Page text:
FCC Chairman Plans to Make Cellphone Unlocking Legal by the End of the Year

Discussion in 'Android News' started by dgstorm, Nov 15, 2013.

  1. dgstorm

    dgstorm Editor in Chief
    Staff Member Premium Member

    Dec 30, 2010
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    Austin, TX

    Several times throughout the year we shared stories related to the FCC law making it illegal for owners of smartphones to carrier unlock their smartphones without permission from the carrier. A petition was filed asking the US President and Congress to change this law. The President and several politicians from both sides have been working on laws to get this changed, but of course, we all know how glacially slow Congress moves on things. Luckily, folks who want to see this law changed have a little known ally from within the FCC themselves, Chairman Tom Wheeler.

    Apparently, Chairman Wheeler has been working hard for the last eight months directly with the CTIA to get the regulations altered and allow customers to carrier unlock their devices when their contract is fulfilled. Unfortunately, the CTIA has been dragging their feet on the issue. Despite this, Chairman Wheeler is working on a plan to get things changed. Wheeler recently sent a letter to the CTIA. He demanded they take action on several key points, and gave them a deadline of December. If they don't comply, the FCC will take regulatory action against them. These are the five key points outlined in his letter,
    • provide a clear, concise and readily accessible policy on unlocking
    • unlock mobile devices for legitimate owners of those devices once their service contract has been fulfilled
    • notify customers when their devices are eligible to be unlocked and/or automatically unlock those devices for free
    • unlock devices or provide an explanation of a denial of any unlock requests within two days
    • unlock devices for military service men and women upon deployment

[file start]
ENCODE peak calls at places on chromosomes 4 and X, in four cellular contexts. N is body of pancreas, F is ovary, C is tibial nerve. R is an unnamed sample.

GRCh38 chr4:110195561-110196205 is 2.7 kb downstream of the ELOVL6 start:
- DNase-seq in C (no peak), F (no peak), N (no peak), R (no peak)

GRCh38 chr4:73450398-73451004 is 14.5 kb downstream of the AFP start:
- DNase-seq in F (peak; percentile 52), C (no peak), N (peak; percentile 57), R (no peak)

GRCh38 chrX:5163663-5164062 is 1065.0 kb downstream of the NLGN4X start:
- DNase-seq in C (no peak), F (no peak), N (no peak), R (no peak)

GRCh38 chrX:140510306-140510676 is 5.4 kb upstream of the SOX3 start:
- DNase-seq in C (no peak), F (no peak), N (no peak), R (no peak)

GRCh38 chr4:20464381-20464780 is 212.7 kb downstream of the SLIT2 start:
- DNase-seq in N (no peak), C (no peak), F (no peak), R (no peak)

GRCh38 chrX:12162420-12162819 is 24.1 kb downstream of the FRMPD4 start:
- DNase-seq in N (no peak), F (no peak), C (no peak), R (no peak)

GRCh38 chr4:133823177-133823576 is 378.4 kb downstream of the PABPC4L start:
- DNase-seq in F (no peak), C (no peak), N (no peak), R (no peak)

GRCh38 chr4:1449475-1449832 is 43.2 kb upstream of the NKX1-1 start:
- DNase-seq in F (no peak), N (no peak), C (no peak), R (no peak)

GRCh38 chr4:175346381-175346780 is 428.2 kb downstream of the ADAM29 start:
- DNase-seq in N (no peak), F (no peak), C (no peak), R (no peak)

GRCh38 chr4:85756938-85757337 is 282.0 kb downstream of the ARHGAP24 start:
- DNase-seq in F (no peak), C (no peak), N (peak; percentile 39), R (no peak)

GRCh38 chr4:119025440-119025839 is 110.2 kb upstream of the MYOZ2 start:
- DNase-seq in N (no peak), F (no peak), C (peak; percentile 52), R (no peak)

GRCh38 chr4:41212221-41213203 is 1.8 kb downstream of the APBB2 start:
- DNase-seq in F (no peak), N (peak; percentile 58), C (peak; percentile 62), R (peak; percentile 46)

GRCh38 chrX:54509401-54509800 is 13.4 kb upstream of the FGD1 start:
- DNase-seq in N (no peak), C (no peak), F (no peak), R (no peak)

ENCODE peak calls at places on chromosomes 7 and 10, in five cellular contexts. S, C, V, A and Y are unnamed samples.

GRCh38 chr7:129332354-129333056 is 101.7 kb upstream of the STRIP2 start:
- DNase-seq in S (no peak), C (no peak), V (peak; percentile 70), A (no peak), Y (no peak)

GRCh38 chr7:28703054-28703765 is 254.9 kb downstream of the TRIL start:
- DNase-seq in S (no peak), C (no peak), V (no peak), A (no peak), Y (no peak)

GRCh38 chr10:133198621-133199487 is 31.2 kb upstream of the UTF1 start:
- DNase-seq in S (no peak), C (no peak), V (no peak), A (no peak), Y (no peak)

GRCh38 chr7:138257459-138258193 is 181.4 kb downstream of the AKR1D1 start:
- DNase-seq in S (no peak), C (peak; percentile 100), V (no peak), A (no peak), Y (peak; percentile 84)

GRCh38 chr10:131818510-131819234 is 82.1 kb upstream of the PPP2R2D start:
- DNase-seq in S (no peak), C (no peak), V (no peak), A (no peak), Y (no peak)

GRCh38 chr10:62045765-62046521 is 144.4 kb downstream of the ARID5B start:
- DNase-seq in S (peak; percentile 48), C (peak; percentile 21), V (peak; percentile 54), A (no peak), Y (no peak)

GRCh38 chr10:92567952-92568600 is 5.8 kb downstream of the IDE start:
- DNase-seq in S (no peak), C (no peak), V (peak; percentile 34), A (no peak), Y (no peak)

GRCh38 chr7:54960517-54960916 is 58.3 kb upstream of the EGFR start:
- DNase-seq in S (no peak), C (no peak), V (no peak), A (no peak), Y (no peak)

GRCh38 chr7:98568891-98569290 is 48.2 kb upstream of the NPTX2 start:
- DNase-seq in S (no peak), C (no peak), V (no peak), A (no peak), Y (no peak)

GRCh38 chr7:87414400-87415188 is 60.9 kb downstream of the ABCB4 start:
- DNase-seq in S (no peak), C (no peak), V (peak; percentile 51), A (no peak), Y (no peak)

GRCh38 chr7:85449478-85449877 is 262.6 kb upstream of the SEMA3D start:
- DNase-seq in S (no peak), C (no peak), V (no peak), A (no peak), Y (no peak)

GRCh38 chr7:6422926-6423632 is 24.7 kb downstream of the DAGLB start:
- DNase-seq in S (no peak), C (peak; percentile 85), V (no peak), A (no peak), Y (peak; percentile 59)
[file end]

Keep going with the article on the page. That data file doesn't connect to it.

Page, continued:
Interestingly, right now the FCC and the CTIA are actually in agreement on all of these points except for one. Point number three is contentious to the CTIA because they don't want to be forced to tell customers when their phones can be unlocked, and especially not for free. Luckily, Wheeler's ultimatum means they can't really get stuck on this point for long. They either have to agree to his terms or come up with an alternative solution by December. If not, then the FCC will be able to step in and make the necessary changes.

    Source: FCC Letter
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  2. mountainbikermark

    mountainbikermark Super Moderator
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    Sep 5, 2010
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    This makes sense for subsidized devices from both sides perspectives to me. It'd be much like number porting. You sign a contract obligating but once that obligation is met, either by finishing the contract it buying out early, the device is yours, actually moreso than your phone number, thus you should be allowed to take it, just like your number, to any carrier you desire.
    If the device was purchased without subsidy the device should be unlocked at time of purchase imo. No matter what point the final set value of the device it paid it should be unlocked from the carrier.
    With so much going to SIM cards and global radios this is something more doable than ever before at less cost to the carrier initially.They charge an activation fee so in essence they could charge a deactivation fee

    Sent from my SCH-I605 using Xparent Green Tapatalk 2

    AECRADIO Active Member

    Sep 2, 2013
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    Mesa, AZ.
    Current Phone Model:
    1.Moto-G, Droid-X, 3.Droid 2
    One point to make about the FCC, is that they are not a law making agency nor can they legally enforce laws, which is why the FCC only has 'rules', they have no legitimate authority or powers, they wield such power by threat of fines.
    I deal directly with the FCC on radio systems licensing issues, as well as site licenses, and the only reason businesses buy a license, is because they are duped into assuming they must.
    For business, there are legitimate laws and rules, but for citizens, there are far fewer snags and pitfalls we need to worry about, legally.
    When you are connected to anything 'federal', you obtain that 'might makes right' stance, and use it to your advantage.
  4. MissionImprobable

    MissionImprobable Silver Member

    Sep 5, 2011
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    The part I'm wondering about is what you mentioned, the fulfillment of contracts. If you pay full price for a device then as soon as it is on the network you have complied with all terms and conditions and have no obligation to remain with the carrier. This makes me thing over time there will be more movement towards devices already being unlocked if they are purchased at full retail.
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